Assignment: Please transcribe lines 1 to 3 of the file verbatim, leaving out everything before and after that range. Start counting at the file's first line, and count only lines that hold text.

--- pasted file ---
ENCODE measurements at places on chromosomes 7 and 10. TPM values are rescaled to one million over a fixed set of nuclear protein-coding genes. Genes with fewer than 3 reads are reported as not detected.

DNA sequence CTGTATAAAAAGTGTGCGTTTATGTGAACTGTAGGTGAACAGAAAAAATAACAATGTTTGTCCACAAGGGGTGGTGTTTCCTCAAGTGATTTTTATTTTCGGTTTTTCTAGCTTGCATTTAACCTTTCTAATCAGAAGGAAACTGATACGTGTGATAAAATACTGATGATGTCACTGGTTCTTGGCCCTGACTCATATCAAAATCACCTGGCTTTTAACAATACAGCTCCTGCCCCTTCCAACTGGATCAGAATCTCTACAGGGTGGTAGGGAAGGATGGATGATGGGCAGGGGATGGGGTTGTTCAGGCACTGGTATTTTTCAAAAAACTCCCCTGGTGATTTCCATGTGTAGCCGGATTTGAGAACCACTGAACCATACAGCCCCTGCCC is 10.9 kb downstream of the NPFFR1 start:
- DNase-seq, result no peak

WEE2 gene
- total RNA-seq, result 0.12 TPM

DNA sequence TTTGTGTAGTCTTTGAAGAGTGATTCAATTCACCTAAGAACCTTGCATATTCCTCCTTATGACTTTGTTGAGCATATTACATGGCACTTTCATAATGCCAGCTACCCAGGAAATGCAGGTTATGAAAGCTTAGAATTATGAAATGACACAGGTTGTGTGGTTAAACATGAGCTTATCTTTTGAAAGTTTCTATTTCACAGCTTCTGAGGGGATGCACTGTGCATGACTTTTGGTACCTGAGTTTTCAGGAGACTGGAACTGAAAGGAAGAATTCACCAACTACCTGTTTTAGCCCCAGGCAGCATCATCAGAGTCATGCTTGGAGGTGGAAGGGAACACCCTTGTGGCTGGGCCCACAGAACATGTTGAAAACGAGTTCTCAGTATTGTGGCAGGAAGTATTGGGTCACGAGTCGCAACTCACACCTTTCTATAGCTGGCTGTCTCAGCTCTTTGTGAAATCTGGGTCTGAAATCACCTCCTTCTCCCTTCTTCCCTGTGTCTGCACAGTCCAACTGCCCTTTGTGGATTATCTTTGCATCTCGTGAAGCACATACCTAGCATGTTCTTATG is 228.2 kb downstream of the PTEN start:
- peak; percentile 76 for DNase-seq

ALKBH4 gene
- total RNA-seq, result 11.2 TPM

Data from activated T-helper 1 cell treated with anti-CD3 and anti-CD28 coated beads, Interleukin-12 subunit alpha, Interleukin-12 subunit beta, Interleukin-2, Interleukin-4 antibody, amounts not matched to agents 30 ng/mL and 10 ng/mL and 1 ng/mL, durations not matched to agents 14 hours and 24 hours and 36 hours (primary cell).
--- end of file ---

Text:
ENCODE measurements at places on chromosomes 7 and 10. TPM values are rescaled to one million over a fixed set of nuclear protein-coding genes. Genes with fewer than 3 reads are reported as not detected.

DNA sequence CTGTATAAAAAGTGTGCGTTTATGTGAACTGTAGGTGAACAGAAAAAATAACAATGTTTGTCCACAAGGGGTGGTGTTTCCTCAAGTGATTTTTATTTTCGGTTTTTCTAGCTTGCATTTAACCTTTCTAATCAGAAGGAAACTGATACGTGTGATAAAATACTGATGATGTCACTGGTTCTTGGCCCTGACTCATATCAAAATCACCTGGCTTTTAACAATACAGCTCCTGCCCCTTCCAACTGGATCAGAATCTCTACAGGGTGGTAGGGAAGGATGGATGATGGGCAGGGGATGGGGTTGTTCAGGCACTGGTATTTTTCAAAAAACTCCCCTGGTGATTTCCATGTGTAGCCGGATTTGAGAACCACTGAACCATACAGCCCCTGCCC is 10.9 kb downstream of the NPFFR1 start:
- DNase-seq, result no peak